Understanding the Basics of How a PET Scan on a Lung, Heart, or Any Other Body Part Operates
PET is a non-invasive procedure that produces a nuclear image of any organ, including the heart and lungs. A radioactive tracer, also referred to as a radionuclide, is injected into the blood to achieve this. The tracer enters the organ like the heart after mixing with the blood and traveling up the muscles. By displaying the blood flow, the scan determines whether the heart is healthy or not. A PET scan can be used to identify, for instance, clogged arteries or dead heart attack cells.
The Basic Workings of A PET Scan
To conduct a PET CT test, the following steps occur:
- The bloodstream is given a tracer injection. It is an organic substance that can be found in people who have been lightly radioactively marked. In most cases, water, glucose, or ammonia are used.
- The tracer produces gamma energy rays once it is inside the body.
- A detector that circles the body picks up the beams and transmits them to a computer. Signals are transformed by the system into sharp images.
- Images of the heart’s thin slices are pieced together to create the final image. To create a comprehensive, three-dimensional image, each slice is photographed from various angles and directions.
The image can be used by a medical professional to assess the heart’s functionality. The tracer is excellently taken up if the muscles are strong. The tracer is not absorbed, however, if the heart is no longer alive or contains dead cells. The degree of tracer absorption is displayed on the PET scan as a range of colors or brightness.
The Necessity of PET Testing
As of present, PET scans are one of the most precise procedures that can be utilised to detect:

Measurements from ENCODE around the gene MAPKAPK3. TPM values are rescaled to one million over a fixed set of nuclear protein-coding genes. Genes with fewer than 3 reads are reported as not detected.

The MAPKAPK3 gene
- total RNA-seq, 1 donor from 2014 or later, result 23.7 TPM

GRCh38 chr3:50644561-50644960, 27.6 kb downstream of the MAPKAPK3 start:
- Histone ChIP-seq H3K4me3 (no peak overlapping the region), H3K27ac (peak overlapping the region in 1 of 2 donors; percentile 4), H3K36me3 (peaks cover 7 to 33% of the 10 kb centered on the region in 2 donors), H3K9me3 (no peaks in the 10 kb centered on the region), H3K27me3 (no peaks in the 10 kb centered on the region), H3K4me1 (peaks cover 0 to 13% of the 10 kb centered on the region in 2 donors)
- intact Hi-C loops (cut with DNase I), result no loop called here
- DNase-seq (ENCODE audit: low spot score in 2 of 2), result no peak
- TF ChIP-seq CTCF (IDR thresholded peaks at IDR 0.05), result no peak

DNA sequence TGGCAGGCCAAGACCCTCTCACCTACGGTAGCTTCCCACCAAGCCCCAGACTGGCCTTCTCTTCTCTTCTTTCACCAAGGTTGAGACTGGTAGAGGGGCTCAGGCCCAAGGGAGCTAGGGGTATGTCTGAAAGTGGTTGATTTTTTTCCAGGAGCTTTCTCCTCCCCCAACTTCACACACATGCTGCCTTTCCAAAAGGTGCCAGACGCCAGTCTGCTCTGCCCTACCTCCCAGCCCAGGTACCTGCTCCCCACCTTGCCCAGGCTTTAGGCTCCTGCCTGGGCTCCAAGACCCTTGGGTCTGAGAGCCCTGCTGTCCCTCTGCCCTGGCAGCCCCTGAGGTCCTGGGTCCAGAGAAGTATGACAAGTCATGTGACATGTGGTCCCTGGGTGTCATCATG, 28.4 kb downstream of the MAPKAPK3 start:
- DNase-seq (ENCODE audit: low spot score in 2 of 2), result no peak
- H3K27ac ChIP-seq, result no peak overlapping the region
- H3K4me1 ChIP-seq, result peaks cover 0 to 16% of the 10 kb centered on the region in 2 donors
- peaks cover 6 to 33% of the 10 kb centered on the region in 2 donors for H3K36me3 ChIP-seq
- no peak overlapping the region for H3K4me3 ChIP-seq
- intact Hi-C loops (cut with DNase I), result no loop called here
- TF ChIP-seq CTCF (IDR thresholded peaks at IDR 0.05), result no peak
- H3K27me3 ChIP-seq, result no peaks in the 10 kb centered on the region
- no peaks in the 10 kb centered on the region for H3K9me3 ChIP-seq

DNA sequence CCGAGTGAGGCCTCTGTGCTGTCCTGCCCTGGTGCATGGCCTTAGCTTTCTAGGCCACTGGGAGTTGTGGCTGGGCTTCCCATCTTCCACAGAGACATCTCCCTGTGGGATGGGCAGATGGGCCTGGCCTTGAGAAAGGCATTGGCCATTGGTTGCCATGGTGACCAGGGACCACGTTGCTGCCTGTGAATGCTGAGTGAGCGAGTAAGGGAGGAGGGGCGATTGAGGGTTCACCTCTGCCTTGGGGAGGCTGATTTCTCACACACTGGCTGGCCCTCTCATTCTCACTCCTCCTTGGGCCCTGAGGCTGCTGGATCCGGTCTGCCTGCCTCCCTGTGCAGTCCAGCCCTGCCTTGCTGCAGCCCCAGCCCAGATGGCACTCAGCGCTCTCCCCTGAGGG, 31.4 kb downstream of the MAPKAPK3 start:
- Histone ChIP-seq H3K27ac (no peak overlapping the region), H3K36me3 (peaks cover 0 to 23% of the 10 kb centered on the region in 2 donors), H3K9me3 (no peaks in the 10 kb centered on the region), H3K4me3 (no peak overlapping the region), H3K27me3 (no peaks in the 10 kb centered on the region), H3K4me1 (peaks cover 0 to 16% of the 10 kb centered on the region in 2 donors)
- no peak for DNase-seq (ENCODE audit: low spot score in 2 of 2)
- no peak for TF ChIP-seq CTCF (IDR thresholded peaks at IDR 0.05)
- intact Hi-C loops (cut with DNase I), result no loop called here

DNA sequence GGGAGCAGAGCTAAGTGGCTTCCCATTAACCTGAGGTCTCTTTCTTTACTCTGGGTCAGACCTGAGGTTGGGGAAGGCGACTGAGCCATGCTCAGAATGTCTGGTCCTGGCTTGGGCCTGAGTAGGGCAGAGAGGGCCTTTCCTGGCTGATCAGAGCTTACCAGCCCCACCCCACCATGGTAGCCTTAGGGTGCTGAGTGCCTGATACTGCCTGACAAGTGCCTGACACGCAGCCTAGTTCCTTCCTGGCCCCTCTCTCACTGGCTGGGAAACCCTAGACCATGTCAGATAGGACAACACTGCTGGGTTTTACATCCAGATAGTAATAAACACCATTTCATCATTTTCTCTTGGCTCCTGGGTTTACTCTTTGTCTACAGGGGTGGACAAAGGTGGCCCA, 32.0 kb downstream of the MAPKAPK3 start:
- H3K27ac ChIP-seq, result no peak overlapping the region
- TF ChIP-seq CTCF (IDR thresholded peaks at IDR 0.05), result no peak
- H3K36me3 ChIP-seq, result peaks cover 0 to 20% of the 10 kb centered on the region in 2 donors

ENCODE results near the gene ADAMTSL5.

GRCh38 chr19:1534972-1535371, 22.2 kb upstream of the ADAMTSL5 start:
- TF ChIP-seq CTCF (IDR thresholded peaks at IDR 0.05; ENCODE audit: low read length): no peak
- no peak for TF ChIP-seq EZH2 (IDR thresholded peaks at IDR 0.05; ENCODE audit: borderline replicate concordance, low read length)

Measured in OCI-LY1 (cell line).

- Coronary artery disease
- Low blood flow
- Injured tissue
- Dead tissue
Depending upon what the scan shows, a doctor can recommend a cardiac procedure like:
- percutaneous coronary intervention (PCI)
- coronary artery bypass surgery
- The surgeries will be able to get the heart’s blood flow back to normal.
The Procedure of a PET Scan
In a hospital or diagnostic lab, a pet can undergo an MRI scan. Using a PET scanner, it is carried out by a physician and a nuclear medicine technician. On the patient’s legs, arms, and chest, small metal disks or electrodes are first applied. The electrodes are then wired to the apparatus. Known as electrocardiograms, these are used to monitor and log the patient’s heart rate. When the scan should be performed is also indicated by the ECG.
The next step is to make an organ baseline image. It takes about 30 minutes to complete this without the tracer. After the baseline is scanned, the tracer is injected through an intravenous line that is taped to the subject’s arm. The patient is placed flat on a table, with the tracer added, and then slid into the scanning apparatus, which resembles a huge doughnut.
When the detectors detect the signals emitted by the tracer, the scan starts. Using a computer, the data is transformed into a digital image. In reality, an image is made up of a number of photos taken in various angles and slices. It can take anywhere from one to three hours to complete the process. It is essential to maintain complete stillness throughout the entire scanning process to avoid blurry images.
Steps to Take After PET Scanning
The scan is non-invasive, so the individual can immediately resume normal activity after it is over. It is advised to consume a lot of liquids the night before. Any radioactive substance, including, the tracer to be flushed from the body. Additionally, schedule a visit with the concerned physician to follow up on the test results.
The Risks Connected With PET
PET scanning is typically extremely safe for anyone to undergo. The body receives very little radiation exposure. Since it can only be eliminated from the body for a maximum of 24 hours by the kidneys. The test is not recommended if the person is:
- Nursing mother
The scanning could endanger the child in either scenario.
The Last Word
Before the procedure, anyone who is interested in learning more about PET scanning should speak with a physician. A few questions that can help clarify all doubts are:
- How does this test differ from others?
- What should be done in order to get ready for the scanning?
- After the scan, will more testing be required?
- When can the results be anticipated?